Research from the University of Illinois disputes the commonly held notion that farmers can catch up on seeding in a hurry with today’s modern equipment.
Darrel Good, an agricultural economist at the university, has analyzed 50 years of seeding data that shows little progress has been made in putting the crop in the ground faster.
He looked at weekly crop report data from the state between 1960 and 2011. The reports contain information on the percentage of the corn crop seeded and the number of days suitable for fieldwork each week.
Good used the data to calculate the average daily planting progress for the corn crop each year over the past 50 years.
The data shows that farmers were able to use modern equipment to plant 10 percent more acres per day in 2011 than they could in 1950.
“But since we’re planting more acres, the percentage of the crop planted each day was pretty constant over time,” he said.
For instance, the average planting progress in the 1970s was 4.2 percent per day compared to 4.8 percent in the 2000s.
“There might be a slight increase in our ability to plant the corn crop now, but it is by no means a large difference,” said Good.
“What most people miss when we talk about the big equipment is yes, the equipment is much larger, but the big planter has replaced three or four small planters,” he said.
Farmers have a hard time accepting the research results because there is a general perception that modern equipment has resulted in much faster planting.
“They don’t tend to believe it because you observe these planters covering hundreds of acres per day, but if you’ve lost 80 percent of the planters, then in total you’re not necessarily planting more,” said Good.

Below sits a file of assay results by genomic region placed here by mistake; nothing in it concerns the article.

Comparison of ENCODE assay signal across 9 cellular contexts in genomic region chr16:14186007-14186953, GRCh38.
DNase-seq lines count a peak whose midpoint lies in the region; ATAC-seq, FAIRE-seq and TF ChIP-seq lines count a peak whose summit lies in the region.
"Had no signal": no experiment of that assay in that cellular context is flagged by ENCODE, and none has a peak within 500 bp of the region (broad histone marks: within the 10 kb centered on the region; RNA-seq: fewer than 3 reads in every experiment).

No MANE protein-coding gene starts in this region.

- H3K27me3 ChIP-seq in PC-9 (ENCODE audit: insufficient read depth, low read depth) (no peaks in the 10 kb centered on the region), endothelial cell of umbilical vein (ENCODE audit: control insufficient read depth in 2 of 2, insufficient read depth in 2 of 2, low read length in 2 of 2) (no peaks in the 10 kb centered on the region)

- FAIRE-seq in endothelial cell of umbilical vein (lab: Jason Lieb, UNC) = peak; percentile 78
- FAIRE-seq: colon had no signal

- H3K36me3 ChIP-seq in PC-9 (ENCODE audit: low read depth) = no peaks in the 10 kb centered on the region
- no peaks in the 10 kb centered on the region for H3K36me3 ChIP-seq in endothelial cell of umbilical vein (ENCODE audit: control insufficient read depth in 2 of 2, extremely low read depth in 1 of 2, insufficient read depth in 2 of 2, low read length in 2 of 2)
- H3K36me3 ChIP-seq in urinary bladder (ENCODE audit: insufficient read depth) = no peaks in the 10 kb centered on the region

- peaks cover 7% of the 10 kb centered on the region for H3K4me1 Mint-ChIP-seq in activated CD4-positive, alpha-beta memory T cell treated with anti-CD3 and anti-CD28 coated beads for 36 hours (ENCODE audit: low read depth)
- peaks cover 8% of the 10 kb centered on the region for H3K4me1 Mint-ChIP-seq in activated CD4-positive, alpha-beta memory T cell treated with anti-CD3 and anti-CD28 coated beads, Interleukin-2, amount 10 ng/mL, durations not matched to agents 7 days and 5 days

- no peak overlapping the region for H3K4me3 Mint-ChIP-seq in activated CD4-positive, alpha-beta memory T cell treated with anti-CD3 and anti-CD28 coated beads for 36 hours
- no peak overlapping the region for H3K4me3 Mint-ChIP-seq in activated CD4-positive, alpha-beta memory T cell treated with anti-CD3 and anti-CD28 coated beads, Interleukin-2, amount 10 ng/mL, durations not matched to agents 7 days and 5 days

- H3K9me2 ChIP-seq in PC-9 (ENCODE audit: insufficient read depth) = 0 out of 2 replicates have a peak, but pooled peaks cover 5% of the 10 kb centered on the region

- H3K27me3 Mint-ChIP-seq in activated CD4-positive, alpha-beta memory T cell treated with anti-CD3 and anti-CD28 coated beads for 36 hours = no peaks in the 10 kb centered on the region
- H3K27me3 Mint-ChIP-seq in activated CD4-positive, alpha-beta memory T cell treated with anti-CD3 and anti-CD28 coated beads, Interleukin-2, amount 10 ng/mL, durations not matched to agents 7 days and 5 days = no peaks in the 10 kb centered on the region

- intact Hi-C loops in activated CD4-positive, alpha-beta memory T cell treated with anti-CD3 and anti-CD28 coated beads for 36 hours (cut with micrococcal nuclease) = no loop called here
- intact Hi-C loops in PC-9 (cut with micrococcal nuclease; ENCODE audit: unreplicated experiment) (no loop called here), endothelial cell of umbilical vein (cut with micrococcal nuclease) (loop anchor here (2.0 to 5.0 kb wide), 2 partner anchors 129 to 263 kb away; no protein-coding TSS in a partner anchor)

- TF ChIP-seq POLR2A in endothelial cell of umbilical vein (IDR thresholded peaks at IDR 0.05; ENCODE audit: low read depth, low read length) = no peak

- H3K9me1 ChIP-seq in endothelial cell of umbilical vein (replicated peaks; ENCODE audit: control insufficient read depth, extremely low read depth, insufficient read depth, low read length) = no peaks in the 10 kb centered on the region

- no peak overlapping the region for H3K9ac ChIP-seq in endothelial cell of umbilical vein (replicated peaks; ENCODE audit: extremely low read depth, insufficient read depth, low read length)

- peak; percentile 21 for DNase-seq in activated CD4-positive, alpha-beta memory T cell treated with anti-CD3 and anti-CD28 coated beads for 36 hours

David Gullacher, president of the Prairie Agricultural Machinery Institute, said there is no doubt that technology has given farmers the ability to seed more efficiently.
Direct seeding has eliminated the need to till the soil, which used to happen up to two times in the fall and two times in the spring.
“You’ve just eliminated the need for some good (spring) weather,” he said.
Modern combines do a fantastic job of managing post-harvest field residue, which again has made seeding easier.
“The surface trash isn’t the challenge that it used to be,” said Gullacher.
And then there is today’s seeding equipment, which is much wider and more precise than what farmers used to operate, and there is a lot more horsepower dragging seeders across the field.
“All those things compiled together means you can narrow the seeding window,” said Gullacher.
But that doesn’t mean it is happening, because as Good pointed out in his research, farms may not have as many workers and machines as they had in the past.
“It’s not a limit-of-technology decision anymore, it’s a business decision,” said Gullacher.
Franck Groeneweg, a grower from Edgeley, Sask., is surprised by Good’s findings, but it reinforces an idea he has been contemplating lately.
He believes the future of farm equipment is a shift away from today’s massive drills and combines to small and nimble unmanned machines.
Instead of operating his 80-foot air drill, Groeneweg would prefer to have a collection of 10 eight-foot-wide unmanned seeders crisscrossing his fields.
“That’s where I would like to go,” he said.
He believes the weight distribution would be vastly improved in the so-called smart implements because there would be no need for a cab.
Groeneweg also likes the idea of relying on gravity to distribute the seed in the soil rather than air pressure.
Gullacher doesn’t know how close smart implements are to becoming a reality, but he knows through conversations with farm leaders that there is a growing demand for such products.
“It certainly should be obvious to innovators and machinery manufacturers that it’s being called for. We very definitely have heard that,” he said.